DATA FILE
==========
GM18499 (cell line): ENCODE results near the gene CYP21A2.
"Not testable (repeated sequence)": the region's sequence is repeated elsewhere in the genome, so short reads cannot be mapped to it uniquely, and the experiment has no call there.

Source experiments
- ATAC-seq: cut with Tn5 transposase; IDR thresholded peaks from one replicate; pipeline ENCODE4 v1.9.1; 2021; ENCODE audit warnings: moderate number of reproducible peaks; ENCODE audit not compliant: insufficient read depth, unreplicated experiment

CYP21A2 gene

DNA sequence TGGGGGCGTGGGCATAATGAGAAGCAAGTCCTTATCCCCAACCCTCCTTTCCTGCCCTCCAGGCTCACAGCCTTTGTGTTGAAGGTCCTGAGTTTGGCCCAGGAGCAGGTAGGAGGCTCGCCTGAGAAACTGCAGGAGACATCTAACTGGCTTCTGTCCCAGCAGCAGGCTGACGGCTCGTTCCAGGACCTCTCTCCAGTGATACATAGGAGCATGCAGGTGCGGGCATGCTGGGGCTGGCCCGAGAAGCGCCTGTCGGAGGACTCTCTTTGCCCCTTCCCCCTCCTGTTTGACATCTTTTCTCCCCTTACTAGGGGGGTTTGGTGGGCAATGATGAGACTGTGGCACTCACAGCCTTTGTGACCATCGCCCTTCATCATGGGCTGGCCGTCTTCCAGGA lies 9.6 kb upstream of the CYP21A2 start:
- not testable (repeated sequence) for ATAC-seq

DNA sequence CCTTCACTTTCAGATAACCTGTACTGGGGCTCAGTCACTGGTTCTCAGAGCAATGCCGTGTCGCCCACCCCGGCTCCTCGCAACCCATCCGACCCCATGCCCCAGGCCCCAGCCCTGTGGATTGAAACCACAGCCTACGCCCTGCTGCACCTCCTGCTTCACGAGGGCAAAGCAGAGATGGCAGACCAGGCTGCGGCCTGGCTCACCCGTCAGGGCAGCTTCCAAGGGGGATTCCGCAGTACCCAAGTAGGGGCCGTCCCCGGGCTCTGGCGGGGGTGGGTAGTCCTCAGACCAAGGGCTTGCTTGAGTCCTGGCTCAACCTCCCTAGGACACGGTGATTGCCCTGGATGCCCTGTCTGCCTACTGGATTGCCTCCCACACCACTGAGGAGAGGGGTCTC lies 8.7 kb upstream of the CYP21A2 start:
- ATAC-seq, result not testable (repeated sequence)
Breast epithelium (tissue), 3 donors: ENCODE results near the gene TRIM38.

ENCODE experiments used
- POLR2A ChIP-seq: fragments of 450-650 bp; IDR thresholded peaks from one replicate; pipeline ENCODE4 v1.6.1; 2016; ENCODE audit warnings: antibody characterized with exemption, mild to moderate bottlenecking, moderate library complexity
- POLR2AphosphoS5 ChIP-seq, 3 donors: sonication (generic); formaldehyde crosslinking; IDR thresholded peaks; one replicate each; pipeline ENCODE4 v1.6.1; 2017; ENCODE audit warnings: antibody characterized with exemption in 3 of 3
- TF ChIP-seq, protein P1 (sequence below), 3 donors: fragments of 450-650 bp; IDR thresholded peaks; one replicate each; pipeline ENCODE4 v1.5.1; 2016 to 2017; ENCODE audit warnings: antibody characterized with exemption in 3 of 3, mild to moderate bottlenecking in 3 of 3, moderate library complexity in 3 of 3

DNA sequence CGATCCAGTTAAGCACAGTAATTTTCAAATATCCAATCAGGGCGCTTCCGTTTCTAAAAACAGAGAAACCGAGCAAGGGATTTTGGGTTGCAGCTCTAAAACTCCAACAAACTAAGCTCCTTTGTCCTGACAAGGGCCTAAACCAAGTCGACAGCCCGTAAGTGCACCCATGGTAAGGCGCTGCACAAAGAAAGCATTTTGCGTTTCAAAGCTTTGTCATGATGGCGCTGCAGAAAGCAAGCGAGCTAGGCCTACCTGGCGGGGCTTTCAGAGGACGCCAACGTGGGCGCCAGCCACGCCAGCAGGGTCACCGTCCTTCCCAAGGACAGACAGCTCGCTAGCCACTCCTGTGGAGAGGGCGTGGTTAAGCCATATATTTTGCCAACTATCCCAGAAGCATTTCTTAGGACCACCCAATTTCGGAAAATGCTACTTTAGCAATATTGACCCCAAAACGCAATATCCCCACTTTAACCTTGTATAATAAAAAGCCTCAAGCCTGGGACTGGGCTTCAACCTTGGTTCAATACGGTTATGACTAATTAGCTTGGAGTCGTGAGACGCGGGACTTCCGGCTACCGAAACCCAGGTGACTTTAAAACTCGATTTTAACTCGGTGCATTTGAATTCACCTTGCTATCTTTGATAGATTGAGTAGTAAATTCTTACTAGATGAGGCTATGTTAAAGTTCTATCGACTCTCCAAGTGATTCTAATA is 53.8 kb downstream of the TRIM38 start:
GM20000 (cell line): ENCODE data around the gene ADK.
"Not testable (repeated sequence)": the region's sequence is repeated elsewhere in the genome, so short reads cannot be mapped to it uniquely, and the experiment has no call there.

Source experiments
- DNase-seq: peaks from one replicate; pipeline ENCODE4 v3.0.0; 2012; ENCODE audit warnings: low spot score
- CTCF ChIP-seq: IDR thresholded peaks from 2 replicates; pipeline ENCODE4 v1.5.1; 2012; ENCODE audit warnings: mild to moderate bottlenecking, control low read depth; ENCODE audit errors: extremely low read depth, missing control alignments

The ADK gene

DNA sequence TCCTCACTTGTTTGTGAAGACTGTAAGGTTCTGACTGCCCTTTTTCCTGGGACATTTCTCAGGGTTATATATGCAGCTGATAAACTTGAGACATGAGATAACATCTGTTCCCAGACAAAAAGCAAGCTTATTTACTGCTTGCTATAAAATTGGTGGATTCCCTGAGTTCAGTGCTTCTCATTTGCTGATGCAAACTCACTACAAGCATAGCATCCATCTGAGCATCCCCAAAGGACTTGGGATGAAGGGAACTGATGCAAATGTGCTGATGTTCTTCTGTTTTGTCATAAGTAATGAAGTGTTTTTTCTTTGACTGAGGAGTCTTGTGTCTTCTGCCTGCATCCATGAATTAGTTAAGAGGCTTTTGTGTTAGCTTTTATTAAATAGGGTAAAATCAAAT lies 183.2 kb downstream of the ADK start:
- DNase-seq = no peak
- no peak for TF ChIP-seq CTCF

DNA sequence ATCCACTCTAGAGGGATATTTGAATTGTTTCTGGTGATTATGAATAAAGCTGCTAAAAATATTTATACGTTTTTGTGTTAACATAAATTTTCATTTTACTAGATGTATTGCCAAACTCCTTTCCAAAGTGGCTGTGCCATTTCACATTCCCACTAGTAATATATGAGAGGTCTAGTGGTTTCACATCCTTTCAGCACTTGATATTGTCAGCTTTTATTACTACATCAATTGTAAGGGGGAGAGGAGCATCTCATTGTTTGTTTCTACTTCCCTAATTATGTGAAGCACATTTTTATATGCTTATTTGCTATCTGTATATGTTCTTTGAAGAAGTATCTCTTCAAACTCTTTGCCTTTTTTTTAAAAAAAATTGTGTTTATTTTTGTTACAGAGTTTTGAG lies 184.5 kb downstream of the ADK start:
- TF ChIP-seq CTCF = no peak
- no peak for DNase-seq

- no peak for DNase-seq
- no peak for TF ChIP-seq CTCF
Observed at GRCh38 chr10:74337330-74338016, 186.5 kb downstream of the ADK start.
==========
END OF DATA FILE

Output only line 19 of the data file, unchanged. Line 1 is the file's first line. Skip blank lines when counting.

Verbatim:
- DNase-seq: peaks from one replicate; pipeline ENCODE4 v3.0.0; 2012; ENCODE audit warnings: low spot score